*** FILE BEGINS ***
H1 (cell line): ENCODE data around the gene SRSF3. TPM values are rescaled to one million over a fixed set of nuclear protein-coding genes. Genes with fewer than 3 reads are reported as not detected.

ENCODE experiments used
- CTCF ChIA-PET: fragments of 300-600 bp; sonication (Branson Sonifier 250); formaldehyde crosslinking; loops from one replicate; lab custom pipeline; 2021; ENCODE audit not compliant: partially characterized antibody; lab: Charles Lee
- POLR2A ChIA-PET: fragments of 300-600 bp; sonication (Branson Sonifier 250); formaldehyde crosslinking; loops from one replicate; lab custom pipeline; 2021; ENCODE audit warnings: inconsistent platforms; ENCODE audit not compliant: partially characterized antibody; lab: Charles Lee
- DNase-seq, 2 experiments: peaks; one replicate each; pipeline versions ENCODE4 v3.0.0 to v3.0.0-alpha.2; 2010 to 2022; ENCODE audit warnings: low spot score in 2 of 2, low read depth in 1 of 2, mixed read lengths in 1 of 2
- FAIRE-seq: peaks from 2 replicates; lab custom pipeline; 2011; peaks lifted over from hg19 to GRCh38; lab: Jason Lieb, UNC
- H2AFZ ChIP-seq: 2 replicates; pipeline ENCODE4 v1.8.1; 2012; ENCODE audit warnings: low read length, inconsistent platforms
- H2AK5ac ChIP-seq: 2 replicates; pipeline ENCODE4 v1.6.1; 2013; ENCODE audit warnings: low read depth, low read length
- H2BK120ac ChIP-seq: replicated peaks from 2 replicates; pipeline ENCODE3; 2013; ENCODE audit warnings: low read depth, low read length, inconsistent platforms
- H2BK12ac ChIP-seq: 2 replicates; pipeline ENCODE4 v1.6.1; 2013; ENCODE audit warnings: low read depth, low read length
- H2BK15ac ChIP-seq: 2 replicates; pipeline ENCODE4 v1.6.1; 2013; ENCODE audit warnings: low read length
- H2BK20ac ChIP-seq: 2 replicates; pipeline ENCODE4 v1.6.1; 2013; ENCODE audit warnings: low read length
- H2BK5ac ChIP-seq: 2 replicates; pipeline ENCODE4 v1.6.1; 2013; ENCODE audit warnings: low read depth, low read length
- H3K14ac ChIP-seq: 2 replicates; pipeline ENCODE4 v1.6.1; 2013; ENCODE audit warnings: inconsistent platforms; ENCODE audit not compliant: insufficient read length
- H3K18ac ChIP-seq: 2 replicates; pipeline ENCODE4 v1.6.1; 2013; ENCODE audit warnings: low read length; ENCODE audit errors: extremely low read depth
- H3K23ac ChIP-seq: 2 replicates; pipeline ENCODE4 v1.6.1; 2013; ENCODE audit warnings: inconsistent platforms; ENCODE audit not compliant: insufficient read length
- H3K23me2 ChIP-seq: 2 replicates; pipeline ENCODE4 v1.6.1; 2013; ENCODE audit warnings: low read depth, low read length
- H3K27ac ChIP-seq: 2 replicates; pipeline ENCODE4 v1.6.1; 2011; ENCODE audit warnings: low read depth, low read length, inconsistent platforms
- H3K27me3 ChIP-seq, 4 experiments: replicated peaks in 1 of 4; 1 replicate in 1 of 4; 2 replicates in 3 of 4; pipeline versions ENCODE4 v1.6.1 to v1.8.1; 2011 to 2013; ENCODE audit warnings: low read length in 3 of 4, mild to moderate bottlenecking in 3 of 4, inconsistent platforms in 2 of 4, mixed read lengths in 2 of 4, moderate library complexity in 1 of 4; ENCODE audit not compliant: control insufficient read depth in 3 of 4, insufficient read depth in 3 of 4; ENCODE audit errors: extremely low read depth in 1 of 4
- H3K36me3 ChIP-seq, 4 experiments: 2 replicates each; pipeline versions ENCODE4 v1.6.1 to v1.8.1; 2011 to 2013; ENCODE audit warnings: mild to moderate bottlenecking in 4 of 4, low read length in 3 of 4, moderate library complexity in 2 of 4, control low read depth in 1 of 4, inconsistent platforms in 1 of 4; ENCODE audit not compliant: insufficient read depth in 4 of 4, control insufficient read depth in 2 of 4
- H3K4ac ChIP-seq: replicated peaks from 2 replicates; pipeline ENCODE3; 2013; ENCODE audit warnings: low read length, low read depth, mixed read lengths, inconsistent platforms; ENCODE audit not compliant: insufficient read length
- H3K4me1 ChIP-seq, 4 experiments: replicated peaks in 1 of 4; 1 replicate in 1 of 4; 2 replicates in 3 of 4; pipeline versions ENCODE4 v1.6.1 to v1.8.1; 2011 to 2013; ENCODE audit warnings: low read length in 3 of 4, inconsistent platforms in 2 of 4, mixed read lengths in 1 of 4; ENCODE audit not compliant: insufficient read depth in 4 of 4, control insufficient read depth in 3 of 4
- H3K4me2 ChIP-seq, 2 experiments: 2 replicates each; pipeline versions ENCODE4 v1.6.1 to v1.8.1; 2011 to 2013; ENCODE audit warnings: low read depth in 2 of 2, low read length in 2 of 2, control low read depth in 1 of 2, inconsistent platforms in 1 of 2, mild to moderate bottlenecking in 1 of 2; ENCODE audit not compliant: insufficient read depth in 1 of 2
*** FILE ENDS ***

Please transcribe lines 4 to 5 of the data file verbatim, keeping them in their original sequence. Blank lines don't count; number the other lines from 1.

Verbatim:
- POLR2A ChIA-PET: fragments of 300-600 bp; sonication (Branson Sonifier 250); formaldehyde crosslinking; loops from one replicate; lab custom pipeline; 2021; ENCODE audit warnings: inconsistent platforms; ENCODE audit not compliant: partially characterized antibody; lab: Charles Lee
- DNase-seq, 2 experiments: peaks; one replicate each; pipeline versions ENCODE4 v3.0.0 to v3.0.0-alpha.2; 2010 to 2022; ENCODE audit warnings: low spot score in 2 of 2, low read depth in 1 of 2, mixed read lengths in 1 of 2